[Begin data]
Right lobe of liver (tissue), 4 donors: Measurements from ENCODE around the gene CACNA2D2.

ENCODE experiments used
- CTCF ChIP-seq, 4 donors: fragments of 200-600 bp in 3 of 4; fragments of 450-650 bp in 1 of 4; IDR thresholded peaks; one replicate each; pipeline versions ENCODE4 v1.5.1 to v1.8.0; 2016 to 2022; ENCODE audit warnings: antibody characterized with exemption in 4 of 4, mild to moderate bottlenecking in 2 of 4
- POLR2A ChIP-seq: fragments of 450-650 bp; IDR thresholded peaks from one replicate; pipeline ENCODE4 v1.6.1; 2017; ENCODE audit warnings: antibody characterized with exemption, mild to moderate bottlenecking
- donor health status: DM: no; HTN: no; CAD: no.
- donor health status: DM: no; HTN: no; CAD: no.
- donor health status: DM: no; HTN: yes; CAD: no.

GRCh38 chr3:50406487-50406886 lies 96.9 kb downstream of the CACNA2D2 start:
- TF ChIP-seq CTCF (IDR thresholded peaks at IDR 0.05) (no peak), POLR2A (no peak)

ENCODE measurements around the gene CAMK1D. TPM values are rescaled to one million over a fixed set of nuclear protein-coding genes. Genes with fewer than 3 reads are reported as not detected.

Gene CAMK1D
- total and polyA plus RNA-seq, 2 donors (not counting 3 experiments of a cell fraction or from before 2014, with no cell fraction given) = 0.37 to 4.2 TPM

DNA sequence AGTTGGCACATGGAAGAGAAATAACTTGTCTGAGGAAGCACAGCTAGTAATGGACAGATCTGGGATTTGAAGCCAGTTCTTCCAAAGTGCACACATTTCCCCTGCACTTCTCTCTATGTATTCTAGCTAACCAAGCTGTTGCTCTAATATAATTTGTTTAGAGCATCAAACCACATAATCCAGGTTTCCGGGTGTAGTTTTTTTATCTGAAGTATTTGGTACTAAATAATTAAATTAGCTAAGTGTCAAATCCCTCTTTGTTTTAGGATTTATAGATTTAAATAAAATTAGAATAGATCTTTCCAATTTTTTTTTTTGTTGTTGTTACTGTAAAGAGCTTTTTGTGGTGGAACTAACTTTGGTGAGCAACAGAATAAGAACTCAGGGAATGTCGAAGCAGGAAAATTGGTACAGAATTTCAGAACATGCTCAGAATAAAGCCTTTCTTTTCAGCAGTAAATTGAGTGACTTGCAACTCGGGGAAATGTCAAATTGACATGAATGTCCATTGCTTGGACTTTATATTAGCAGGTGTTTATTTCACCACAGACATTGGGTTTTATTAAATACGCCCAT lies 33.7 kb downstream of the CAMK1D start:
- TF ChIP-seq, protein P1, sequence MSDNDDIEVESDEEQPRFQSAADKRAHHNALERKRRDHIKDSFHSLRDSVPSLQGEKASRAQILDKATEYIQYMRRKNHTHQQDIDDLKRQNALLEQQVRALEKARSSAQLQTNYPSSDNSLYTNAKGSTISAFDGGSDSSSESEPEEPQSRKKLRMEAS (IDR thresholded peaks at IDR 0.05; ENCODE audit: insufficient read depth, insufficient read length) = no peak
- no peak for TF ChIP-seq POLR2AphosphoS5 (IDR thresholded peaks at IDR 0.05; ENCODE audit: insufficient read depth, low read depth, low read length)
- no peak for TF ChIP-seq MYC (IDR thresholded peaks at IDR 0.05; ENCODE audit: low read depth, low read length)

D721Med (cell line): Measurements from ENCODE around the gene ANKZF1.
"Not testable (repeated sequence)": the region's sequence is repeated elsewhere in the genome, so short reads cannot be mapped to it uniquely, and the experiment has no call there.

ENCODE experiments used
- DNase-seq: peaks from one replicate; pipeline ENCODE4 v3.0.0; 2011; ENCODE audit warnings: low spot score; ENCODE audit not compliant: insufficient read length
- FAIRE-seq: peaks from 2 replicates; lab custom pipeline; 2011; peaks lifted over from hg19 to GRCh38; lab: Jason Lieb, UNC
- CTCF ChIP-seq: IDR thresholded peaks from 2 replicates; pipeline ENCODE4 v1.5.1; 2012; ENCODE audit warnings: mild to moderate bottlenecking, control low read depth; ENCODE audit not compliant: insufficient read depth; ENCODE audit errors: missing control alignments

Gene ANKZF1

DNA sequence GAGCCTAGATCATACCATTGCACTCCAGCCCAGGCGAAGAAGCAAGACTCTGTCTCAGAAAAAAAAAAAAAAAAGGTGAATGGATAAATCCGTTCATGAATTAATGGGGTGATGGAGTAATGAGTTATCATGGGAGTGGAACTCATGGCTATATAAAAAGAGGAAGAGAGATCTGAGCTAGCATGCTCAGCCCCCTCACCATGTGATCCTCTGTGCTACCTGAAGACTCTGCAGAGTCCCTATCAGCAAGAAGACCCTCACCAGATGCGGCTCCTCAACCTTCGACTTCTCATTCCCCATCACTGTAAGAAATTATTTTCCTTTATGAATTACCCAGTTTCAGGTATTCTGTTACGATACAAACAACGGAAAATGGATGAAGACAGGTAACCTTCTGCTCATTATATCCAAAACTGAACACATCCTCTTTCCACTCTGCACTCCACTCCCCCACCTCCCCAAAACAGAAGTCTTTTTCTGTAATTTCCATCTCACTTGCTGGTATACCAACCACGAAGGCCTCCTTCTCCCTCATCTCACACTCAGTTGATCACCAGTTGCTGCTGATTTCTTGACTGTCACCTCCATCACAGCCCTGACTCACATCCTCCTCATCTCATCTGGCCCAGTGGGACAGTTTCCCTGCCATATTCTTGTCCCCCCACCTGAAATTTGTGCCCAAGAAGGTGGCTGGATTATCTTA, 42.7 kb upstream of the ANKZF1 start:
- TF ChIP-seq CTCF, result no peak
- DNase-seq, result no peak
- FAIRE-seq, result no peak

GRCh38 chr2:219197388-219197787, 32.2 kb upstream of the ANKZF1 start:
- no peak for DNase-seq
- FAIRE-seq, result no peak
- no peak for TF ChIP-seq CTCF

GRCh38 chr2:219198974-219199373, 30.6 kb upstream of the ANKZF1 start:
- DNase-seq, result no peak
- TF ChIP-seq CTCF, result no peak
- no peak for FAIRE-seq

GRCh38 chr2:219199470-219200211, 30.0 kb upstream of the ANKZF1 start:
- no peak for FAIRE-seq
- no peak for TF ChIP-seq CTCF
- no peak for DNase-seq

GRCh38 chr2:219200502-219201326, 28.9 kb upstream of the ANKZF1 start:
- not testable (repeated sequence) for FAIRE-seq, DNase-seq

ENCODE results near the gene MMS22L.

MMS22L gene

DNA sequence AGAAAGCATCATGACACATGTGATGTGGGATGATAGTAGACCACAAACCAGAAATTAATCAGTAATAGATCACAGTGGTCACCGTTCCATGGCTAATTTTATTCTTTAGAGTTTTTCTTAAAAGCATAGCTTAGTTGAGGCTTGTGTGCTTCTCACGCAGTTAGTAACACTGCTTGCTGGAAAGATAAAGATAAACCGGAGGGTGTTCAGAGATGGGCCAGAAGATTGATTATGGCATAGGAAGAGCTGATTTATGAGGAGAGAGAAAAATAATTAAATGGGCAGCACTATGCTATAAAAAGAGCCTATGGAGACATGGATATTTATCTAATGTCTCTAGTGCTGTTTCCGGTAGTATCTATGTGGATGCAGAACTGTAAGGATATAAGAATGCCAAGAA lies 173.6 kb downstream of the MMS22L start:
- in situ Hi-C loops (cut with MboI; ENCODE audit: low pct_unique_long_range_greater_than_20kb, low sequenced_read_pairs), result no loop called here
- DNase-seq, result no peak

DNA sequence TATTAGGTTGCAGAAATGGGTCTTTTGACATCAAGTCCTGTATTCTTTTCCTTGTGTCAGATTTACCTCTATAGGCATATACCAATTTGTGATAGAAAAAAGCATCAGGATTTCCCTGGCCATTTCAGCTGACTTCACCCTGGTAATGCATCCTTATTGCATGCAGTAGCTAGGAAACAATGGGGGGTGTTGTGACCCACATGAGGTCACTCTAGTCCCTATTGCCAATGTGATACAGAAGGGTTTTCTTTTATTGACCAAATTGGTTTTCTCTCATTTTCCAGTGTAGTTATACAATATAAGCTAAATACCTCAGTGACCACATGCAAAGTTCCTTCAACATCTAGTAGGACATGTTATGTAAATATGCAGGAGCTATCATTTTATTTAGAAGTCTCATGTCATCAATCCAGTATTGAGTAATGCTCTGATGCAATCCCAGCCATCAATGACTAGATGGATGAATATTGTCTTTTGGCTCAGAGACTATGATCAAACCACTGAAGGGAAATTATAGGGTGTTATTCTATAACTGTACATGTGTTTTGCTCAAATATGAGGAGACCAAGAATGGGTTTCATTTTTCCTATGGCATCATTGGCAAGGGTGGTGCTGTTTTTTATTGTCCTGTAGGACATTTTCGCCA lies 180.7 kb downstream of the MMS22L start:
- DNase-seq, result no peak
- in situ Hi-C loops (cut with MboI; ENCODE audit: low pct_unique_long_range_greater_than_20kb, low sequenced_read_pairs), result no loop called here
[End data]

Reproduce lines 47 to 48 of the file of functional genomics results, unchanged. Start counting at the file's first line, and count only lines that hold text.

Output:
DNA sequence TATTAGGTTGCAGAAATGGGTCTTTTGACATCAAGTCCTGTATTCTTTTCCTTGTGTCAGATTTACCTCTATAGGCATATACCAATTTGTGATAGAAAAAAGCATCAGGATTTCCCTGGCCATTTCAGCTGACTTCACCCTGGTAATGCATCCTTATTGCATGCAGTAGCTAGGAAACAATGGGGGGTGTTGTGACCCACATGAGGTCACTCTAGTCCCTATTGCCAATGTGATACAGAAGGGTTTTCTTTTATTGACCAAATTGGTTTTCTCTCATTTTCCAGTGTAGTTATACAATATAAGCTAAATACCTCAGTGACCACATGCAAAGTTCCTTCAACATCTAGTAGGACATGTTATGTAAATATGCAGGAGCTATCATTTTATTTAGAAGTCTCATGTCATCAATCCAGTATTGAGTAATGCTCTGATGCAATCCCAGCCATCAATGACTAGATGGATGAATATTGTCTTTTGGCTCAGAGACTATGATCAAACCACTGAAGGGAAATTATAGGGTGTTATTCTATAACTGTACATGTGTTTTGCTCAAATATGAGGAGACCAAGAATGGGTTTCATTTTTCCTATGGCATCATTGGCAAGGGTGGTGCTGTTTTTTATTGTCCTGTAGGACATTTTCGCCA lies 180.7 kb downstream of the MMS22L start:
- DNase-seq, result no peak